Just across the street from the house . . .
. . . awaits waves and sand. We’ve been too busy to go over there too often yet, but we’ve taken the dogs on a couple of walks, and they’ve given their stamp of approval.
Speaking of our two spoiled pooches, they were sure happy to be back with their mom and dad after almost a week at Lily’s, our wonderful pet sitter. Bear – bless his heart – is still having some skin issues and has an appointment with a new vet tomorrow. Maddie, of course, is a perfect diva.
All in all, it’s hard to believe we’ve only been here a week today. We’ve been so busy there have been many days we’ve skipped lunch and not realized it until 2:30 or 3:00. Not good, but soon this transition will be over, and we can settle down and begin to really enjoy our new home!
AS PROMISED – MACKINAC ISLAND!
Since I last wrote about the island, winter has arrived, and this weekend they are getting their first significant snowfall!
A view across Marquette Park to the fort – this morning. (Photo: Greg Main)
Windermere Point snow. (Photo: Doud’s Market)
An earlier light snowfall. (Photo: Josh Carley)
Also pre-snow. A gorgeous photo of fall on Mackinac from the fort. (Photo: Clark Bloswick)
The Grand Hotel – last night of the season. (Photo: Patrick Conlon)
As we end our first week here, there are already special moments beginning to take root in my heart. One of our neighbors brought over home-made soup one evening, and another neighbor was waiting to help Ted unload the truck when we arrived from Georgia last Sunday. We’ve met several more neighbors already, and we’re looking forward to becoming good friends with many of them in the years ahead. Most are our age – some a little younger, some a little older – and for most this community will be their forever home also. It will take time to nurture these new friendships, but we know a few years from now we’ll be as close to many of these new folks as we are to friends in Georgia and Michigan.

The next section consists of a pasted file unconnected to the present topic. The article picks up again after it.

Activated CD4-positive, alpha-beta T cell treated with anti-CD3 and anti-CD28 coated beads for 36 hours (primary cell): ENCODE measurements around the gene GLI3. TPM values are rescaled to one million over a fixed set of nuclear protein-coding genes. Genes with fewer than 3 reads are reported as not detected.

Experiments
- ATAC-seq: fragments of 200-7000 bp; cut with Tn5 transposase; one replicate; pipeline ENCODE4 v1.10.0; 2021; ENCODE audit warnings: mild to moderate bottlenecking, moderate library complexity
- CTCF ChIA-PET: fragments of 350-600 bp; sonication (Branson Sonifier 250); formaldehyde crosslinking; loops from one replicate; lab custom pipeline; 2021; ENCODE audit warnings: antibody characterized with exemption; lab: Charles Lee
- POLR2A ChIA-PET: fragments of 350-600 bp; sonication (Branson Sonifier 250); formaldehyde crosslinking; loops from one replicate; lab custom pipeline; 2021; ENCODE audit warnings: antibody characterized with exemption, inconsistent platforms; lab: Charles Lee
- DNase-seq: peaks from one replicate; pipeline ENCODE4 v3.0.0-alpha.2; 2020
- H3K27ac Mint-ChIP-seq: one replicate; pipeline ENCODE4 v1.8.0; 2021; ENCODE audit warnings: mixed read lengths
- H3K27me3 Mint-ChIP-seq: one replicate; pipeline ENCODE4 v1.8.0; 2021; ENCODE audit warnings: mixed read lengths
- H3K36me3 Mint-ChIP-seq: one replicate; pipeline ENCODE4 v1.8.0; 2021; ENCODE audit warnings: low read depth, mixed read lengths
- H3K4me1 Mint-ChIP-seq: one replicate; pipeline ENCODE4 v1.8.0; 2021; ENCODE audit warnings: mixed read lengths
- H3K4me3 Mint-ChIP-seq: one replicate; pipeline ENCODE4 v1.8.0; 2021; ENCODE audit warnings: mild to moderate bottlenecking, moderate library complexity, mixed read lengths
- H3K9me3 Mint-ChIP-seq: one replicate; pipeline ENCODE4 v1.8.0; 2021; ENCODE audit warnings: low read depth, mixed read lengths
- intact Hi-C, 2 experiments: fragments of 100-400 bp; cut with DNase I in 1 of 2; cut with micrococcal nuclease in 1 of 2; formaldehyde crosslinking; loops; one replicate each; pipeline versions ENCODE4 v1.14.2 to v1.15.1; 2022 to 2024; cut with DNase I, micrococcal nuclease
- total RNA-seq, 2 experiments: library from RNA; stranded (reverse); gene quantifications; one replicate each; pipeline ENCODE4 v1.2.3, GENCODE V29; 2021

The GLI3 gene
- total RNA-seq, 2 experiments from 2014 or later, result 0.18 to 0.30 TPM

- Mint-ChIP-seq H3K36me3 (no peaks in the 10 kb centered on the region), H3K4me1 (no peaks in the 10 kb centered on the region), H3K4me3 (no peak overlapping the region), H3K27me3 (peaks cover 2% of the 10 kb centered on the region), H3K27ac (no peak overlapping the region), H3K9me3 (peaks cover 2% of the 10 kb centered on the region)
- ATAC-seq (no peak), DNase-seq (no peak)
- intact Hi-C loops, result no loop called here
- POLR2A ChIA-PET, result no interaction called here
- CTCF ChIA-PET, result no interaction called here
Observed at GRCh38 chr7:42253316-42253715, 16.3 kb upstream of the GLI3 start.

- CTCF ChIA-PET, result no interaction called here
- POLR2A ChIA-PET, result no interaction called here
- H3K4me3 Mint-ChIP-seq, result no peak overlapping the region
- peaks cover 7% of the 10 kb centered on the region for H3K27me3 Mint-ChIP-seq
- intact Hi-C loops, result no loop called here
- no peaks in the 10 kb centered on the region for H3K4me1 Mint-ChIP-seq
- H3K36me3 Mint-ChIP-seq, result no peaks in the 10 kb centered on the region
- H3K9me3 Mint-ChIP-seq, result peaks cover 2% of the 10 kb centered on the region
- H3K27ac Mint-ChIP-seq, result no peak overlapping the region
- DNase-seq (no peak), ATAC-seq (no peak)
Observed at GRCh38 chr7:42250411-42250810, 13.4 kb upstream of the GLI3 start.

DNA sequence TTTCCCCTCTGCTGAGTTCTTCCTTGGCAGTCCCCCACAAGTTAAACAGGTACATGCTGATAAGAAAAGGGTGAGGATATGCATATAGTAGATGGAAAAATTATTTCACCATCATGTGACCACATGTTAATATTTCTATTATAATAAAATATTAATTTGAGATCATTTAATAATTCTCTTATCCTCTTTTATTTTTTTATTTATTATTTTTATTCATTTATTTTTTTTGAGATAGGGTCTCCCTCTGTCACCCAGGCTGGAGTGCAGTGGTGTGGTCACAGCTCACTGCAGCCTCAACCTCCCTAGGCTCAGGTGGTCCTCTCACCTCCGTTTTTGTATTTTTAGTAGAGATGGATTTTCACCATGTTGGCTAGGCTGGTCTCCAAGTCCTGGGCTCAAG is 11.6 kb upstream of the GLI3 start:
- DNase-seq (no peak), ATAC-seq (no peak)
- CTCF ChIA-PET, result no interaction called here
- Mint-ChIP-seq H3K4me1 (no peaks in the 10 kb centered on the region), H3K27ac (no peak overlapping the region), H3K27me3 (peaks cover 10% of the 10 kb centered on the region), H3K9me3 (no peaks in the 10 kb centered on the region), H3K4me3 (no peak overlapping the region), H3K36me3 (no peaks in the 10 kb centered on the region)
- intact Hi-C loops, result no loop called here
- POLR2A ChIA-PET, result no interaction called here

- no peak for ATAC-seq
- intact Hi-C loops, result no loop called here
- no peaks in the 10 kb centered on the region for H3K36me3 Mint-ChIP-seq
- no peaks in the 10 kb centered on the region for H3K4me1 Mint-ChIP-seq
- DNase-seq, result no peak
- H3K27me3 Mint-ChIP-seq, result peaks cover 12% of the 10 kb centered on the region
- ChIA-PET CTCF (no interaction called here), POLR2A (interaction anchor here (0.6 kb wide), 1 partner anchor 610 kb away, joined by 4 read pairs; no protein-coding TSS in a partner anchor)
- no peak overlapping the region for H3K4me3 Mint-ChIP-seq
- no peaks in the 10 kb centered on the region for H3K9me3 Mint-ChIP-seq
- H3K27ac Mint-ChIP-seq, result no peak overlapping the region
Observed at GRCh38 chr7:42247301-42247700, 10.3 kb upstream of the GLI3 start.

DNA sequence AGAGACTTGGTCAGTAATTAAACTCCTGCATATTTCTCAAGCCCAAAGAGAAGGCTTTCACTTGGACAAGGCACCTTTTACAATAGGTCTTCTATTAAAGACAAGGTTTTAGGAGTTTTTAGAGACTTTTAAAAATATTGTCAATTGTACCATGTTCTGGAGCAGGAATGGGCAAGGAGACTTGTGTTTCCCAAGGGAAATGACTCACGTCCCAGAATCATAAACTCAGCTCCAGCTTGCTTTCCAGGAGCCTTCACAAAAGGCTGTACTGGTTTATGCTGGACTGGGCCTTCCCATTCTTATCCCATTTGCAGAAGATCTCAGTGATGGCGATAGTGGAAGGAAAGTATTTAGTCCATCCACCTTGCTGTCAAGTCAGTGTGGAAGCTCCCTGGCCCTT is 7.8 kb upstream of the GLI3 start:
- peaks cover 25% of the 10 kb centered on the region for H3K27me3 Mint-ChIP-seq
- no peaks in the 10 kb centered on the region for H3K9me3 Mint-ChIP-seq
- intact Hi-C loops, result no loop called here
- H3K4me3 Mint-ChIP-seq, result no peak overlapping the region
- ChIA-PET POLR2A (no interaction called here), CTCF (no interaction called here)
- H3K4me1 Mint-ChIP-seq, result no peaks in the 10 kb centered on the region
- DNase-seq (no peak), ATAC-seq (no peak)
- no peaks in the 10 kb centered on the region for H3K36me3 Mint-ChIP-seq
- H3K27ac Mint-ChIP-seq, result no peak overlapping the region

A few days ago we went out to the mailbox (one of those where you have to have a key to open it, and everyone who lives here has a box in the same place). Opening it revealed another key, with instructions to use it to open a larger box beneath. Inside was a “Welcome Home” gift from two dear Michigan friends – Jill and Sue. It was filled with several little mementos of Michigan – a Mackinac 2015 calendar, several bath goodies from Little Luxuries, a “My Happy Place is Michigan” plaque (now hanging beside my mirror in the bathroom), magazine articles on decorating a beach house – cut out over the summer by Jill whenever she’d see something she thought I’d like), and several more sweet items. When Ted came up the stairs, he found me standing over the box with tears running down my face. The last item in the box was a keyring, which was also a compass. And on the note attached to the compass were these words: “So you’ll always be able to find your way North.”
No worries, my friends. Whether north to Georgia or north to Michigan . . . . my heart knows the way.